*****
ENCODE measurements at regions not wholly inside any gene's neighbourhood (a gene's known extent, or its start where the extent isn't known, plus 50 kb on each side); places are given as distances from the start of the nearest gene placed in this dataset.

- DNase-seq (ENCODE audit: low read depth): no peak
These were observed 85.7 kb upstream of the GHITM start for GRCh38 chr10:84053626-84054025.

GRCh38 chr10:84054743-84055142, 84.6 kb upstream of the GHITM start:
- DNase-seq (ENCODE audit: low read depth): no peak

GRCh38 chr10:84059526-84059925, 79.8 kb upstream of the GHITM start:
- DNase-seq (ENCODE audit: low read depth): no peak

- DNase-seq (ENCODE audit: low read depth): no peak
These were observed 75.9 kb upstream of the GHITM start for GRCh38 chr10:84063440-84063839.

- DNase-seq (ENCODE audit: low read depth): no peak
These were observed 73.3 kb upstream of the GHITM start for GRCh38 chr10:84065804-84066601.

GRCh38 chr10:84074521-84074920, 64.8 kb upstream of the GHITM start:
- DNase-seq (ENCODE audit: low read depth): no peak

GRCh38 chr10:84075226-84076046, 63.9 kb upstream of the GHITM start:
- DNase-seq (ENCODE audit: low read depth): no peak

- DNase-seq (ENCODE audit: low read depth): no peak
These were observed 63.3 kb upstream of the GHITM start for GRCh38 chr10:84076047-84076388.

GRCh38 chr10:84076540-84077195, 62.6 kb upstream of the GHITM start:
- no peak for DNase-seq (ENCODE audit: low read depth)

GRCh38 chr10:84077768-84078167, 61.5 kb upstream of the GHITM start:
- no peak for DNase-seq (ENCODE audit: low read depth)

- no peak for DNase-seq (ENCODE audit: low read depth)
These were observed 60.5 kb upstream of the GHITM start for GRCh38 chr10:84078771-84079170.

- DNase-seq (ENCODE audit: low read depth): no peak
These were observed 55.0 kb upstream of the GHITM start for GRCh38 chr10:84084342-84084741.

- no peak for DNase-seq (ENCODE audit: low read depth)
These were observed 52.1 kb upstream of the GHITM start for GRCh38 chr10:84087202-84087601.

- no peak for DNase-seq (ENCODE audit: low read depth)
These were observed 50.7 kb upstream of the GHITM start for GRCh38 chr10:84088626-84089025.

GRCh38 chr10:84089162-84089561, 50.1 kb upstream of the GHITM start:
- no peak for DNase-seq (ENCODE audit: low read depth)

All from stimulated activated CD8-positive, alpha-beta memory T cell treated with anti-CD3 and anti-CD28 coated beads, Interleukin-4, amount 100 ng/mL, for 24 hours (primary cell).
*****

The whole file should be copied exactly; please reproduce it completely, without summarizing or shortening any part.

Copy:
ENCODE measurements at regions not wholly inside any gene's neighbourhood (a gene's known extent, or its start where the extent isn't known, plus 50 kb on each side); places are given as distances from the start of the nearest gene placed in this dataset.

- DNase-seq (ENCODE audit: low read depth): no peak
These were observed 85.7 kb upstream of the GHITM start for GRCh38 chr10:84053626-84054025.

GRCh38 chr10:84054743-84055142, 84.6 kb upstream of the GHITM start:
- DNase-seq (ENCODE audit: low read depth): no peak

GRCh38 chr10:84059526-84059925, 79.8 kb upstream of the GHITM start:
- DNase-seq (ENCODE audit: low read depth): no peak

- DNase-seq (ENCODE audit: low read depth): no peak
These were observed 75.9 kb upstream of the GHITM start for GRCh38 chr10:84063440-84063839.

- DNase-seq (ENCODE audit: low read depth): no peak
These were observed 73.3 kb upstream of the GHITM start for GRCh38 chr10:84065804-84066601.

GRCh38 chr10:84074521-84074920, 64.8 kb upstream of the GHITM start:
- DNase-seq (ENCODE audit: low read depth): no peak

GRCh38 chr10:84075226-84076046, 63.9 kb upstream of the GHITM start:
- DNase-seq (ENCODE audit: low read depth): no peak

- DNase-seq (ENCODE audit: low read depth): no peak
These were observed 63.3 kb upstream of the GHITM start for GRCh38 chr10:84076047-84076388.

GRCh38 chr10:84076540-84077195, 62.6 kb upstream of the GHITM start:
- no peak for DNase-seq (ENCODE audit: low read depth)

GRCh38 chr10:84077768-84078167, 61.5 kb upstream of the GHITM start:
- no peak for DNase-seq (ENCODE audit: low read depth)

- no peak for DNase-seq (ENCODE audit: low read depth)
These were observed 60.5 kb upstream of the GHITM start for GRCh38 chr10:84078771-84079170.

- DNase-seq (ENCODE audit: low read depth): no peak
These were observed 55.0 kb upstream of the GHITM start for GRCh38 chr10:84084342-84084741.

- no peak for DNase-seq (ENCODE audit: low read depth)
These were observed 52.1 kb upstream of the GHITM start for GRCh38 chr10:84087202-84087601.

- no peak for DNase-seq (ENCODE audit: low read depth)
These were observed 50.7 kb upstream of the GHITM start for GRCh38 chr10:84088626-84089025.

GRCh38 chr10:84089162-84089561, 50.1 kb upstream of the GHITM start:
- no peak for DNase-seq (ENCODE audit: low read depth)

All from stimulated activated CD8-positive, alpha-beta memory T cell treated with anti-CD3 and anti-CD28 coated beads, Interleukin-4, amount 100 ng/mL, for 24 hours (primary cell).